Chosen by Rachel
The history of America’s founders is told by the travels of an accordion, and the hands it passes through.
♥ “An accordion is handmade by a Sicilian in 1890 and changes owners several times throughout the novel, ending up in Florida in 1966. Each owner belongs to a nation of people new to the Americas. Each chapter tells their story, not only their personal story but how their people came to America, their successes, their adversities and importantly how they helped shape and grow the country into what it is today.
“It acknowledges the contributions of the various nationalities from the music and song of the French and Sicilians to the railroad construction techniques of the Germans. At the same time it demonstrates how the memories of these nationalities’ contributions is being erased, instead labelling the Sicilians as criminals and mobsters and causing German families to change their surnames due to fear of persecution.
“Amongst the seriousness is the beauty of the accordion. The reader is educated on the intricate detailing required to build the instrument, but also how they are played and how each generation, and each nationality of people, played and enjoyed it and how it formed part of their history.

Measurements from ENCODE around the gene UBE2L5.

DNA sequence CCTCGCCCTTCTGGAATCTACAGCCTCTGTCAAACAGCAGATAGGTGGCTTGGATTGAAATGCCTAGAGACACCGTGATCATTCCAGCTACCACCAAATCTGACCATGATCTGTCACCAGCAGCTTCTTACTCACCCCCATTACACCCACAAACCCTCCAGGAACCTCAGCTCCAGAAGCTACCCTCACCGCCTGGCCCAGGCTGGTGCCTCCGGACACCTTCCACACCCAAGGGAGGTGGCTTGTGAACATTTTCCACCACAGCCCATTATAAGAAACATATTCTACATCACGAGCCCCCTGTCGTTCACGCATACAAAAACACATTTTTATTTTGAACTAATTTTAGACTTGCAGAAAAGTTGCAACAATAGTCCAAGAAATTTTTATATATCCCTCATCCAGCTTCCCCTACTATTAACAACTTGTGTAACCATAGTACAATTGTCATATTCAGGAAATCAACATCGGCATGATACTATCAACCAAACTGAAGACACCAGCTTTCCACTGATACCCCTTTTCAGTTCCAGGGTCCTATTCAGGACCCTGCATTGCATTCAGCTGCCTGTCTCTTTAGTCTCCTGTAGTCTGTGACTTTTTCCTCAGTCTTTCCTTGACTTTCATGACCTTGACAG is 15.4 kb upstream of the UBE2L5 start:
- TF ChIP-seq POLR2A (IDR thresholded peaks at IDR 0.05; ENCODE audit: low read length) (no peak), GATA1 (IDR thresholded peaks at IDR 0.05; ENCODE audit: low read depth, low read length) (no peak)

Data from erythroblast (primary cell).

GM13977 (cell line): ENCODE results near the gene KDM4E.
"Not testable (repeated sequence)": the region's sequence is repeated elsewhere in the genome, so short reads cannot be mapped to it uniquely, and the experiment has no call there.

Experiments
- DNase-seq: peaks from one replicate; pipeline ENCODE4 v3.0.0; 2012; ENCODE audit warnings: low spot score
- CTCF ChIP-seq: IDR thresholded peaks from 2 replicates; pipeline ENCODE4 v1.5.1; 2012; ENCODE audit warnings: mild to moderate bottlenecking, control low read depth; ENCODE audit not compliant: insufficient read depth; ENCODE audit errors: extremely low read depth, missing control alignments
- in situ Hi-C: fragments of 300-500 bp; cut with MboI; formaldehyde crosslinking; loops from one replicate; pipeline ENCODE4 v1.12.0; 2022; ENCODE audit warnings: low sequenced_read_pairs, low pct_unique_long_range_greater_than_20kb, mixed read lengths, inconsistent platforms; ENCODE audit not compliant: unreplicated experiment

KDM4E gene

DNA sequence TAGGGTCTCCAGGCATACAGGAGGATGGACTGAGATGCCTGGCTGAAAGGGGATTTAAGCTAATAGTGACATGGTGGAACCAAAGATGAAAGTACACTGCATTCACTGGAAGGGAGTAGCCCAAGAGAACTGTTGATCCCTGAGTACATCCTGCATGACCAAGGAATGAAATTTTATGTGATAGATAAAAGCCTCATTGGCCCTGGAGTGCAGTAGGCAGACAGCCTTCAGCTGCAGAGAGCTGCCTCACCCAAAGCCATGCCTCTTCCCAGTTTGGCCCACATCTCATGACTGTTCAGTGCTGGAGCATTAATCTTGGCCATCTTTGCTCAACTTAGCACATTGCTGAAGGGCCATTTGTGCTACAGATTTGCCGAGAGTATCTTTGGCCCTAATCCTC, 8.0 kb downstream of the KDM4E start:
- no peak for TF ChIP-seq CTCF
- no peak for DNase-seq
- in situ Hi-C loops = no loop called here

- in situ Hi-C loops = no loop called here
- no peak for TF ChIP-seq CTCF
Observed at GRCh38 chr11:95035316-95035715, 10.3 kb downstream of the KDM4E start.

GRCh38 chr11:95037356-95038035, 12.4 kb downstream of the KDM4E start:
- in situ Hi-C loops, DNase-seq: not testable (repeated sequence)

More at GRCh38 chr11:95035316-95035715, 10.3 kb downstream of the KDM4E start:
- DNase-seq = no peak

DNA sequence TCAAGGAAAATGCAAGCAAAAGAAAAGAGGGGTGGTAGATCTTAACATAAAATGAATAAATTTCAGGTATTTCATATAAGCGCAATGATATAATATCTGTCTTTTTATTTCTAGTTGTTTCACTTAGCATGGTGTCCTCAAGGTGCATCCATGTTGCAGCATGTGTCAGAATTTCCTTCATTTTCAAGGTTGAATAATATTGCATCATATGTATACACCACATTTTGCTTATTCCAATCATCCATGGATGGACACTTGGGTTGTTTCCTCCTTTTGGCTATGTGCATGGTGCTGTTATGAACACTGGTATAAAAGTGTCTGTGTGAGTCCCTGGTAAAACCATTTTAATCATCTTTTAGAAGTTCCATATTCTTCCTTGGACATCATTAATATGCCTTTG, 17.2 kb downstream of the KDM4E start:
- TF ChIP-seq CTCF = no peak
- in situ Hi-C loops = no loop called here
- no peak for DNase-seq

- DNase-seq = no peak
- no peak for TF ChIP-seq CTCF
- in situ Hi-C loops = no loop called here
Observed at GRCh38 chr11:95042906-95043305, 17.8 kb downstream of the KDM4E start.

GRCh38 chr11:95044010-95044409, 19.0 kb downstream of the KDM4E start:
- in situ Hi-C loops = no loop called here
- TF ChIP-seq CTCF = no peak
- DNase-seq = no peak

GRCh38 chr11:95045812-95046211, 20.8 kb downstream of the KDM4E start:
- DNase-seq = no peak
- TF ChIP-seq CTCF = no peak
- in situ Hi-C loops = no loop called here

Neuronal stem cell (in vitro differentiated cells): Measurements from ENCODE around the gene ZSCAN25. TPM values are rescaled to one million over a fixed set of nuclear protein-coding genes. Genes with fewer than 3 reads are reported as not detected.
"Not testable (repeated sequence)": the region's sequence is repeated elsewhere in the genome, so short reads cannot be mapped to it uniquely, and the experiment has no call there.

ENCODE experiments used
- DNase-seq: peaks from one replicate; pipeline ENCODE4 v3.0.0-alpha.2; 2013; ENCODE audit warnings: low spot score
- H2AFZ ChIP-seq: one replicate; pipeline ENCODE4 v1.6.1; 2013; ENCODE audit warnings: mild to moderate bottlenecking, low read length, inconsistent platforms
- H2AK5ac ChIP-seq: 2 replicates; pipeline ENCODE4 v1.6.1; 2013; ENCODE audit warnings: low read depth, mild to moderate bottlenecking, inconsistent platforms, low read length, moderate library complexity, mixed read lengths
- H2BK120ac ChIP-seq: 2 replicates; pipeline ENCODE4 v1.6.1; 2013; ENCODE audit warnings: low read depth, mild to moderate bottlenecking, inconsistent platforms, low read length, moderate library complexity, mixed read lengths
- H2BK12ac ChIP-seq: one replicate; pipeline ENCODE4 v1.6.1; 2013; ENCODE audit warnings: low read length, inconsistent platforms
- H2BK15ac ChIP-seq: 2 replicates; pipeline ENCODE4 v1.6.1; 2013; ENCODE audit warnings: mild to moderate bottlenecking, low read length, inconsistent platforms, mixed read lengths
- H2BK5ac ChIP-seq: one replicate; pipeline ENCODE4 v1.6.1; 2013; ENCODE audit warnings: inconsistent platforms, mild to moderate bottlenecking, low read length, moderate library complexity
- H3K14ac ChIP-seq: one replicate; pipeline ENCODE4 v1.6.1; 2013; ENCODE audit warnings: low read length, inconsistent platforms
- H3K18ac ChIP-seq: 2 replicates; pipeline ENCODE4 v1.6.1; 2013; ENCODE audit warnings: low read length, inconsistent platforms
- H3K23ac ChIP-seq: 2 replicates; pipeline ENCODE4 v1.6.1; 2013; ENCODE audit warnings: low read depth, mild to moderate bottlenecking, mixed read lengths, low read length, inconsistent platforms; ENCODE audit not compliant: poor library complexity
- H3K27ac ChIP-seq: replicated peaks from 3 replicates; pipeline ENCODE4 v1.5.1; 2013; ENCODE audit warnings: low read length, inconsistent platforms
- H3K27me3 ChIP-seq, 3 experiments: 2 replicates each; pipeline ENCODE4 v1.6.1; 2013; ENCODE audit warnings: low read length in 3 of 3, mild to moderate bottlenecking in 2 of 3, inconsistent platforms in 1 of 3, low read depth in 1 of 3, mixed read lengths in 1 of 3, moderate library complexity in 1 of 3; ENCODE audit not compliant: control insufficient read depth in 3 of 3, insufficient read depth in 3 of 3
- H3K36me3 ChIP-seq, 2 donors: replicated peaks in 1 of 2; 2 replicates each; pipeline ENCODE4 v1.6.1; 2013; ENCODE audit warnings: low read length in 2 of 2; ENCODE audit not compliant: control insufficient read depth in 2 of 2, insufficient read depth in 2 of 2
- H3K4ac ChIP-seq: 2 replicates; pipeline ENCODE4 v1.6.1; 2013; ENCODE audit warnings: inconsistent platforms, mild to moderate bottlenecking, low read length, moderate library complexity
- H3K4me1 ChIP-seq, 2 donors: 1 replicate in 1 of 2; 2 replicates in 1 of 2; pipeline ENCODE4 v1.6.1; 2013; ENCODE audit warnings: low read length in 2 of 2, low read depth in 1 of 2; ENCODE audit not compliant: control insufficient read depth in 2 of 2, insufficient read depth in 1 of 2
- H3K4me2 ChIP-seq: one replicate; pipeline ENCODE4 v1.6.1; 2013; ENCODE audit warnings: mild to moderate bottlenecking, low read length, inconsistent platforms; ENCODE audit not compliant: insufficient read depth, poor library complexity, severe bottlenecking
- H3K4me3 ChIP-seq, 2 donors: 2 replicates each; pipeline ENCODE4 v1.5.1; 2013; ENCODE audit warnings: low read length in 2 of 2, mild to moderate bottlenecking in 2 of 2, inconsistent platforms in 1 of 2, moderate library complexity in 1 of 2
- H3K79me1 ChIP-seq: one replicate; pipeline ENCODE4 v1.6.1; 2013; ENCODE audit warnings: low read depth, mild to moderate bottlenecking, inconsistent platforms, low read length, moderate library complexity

“At the end of each extended chapter, (small spoiler alert but you’ll still enjoy the book having read this) all the characters you have been introduced to and became familiar with, die in the short space of a page or two. Some are gorily detailed, others are merely recorded, some are hard to read, others are amusing, but by the end, we have learnt of everyone’s ultimate demise.
“Proulx to her credit has been quite inventive with her deaths. It gets to the point where you wonder how could she possibly find ways to kill off the next bunch of characters. But of course there is a serious side too, with their deaths showcasing the violence and injustice often experienced by immigrants.
“Despite knowing everyone is going to die in the final paragraphs, the reader is presented with characters who are full and highly detailed in the pages prior, with their stories concluded before the dying begins, so the sudden reporting of their fates doesn’t leave you in the lurch with an unfinished story. It’s an interesting feature though, that drew different reactions amongst us from bemusement to horror.”